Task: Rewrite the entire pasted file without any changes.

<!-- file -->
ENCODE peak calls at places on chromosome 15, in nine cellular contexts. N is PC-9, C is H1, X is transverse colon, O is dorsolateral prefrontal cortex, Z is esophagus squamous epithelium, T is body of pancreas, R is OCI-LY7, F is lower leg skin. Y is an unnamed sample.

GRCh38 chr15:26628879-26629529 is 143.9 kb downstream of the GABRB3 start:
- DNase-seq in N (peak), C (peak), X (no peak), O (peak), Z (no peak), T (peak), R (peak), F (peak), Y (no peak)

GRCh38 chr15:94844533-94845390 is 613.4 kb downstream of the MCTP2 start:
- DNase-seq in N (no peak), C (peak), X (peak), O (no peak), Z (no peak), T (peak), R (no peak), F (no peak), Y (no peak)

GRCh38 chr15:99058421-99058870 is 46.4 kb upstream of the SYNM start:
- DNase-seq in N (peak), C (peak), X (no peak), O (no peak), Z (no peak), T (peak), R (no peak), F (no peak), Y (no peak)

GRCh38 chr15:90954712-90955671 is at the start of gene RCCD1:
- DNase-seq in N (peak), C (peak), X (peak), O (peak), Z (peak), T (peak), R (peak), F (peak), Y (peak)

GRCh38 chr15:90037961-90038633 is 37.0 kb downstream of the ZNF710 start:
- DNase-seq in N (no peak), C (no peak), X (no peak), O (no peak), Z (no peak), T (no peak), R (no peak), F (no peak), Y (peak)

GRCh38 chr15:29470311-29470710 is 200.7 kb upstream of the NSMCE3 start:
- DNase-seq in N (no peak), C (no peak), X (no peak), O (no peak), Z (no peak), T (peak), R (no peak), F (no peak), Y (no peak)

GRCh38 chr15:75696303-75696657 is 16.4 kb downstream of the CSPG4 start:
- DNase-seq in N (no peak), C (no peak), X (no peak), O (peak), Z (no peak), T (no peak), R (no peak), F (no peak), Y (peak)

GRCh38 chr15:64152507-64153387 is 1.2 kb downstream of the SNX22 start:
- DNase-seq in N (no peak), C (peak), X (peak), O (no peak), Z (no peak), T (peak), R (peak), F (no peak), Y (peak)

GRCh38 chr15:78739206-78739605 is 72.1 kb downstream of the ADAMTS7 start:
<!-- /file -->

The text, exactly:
ENCODE peak calls at places on chromosome 15, in nine cellular contexts. N is PC-9, C is H1, X is transverse colon, O is dorsolateral prefrontal cortex, Z is esophagus squamous epithelium, T is body of pancreas, R is OCI-LY7, F is lower leg skin. Y is an unnamed sample.

GRCh38 chr15:26628879-26629529 is 143.9 kb downstream of the GABRB3 start:
- DNase-seq in N (peak), C (peak), X (no peak), O (peak), Z (no peak), T (peak), R (peak), F (peak), Y (no peak)

GRCh38 chr15:94844533-94845390 is 613.4 kb downstream of the MCTP2 start:
- DNase-seq in N (no peak), C (peak), X (peak), O (no peak), Z (no peak), T (peak), R (no peak), F (no peak), Y (no peak)

GRCh38 chr15:99058421-99058870 is 46.4 kb upstream of the SYNM start:
- DNase-seq in N (peak), C (peak), X (no peak), O (no peak), Z (no peak), T (peak), R (no peak), F (no peak), Y (no peak)

GRCh38 chr15:90954712-90955671 is at the start of gene RCCD1:
- DNase-seq in N (peak), C (peak), X (peak), O (peak), Z (peak), T (peak), R (peak), F (peak), Y (peak)

GRCh38 chr15:90037961-90038633 is 37.0 kb downstream of the ZNF710 start:
- DNase-seq in N (no peak), C (no peak), X (no peak), O (no peak), Z (no peak), T (no peak), R (no peak), F (no peak), Y (peak)

GRCh38 chr15:29470311-29470710 is 200.7 kb upstream of the NSMCE3 start:
- DNase-seq in N (no peak), C (no peak), X (no peak), O (no peak), Z (no peak), T (peak), R (no peak), F (no peak), Y (no peak)

GRCh38 chr15:75696303-75696657 is 16.4 kb downstream of the CSPG4 start:
- DNase-seq in N (no peak), C (no peak), X (no peak), O (peak), Z (no peak), T (no peak), R (no peak), F (no peak), Y (peak)

GRCh38 chr15:64152507-64153387 is 1.2 kb downstream of the SNX22 start:
- DNase-seq in N (no peak), C (peak), X (peak), O (no peak), Z (no peak), T (peak), R (peak), F (no peak), Y (peak)

GRCh38 chr15:78739206-78739605 is 72.1 kb downstream of the ADAMTS7 start: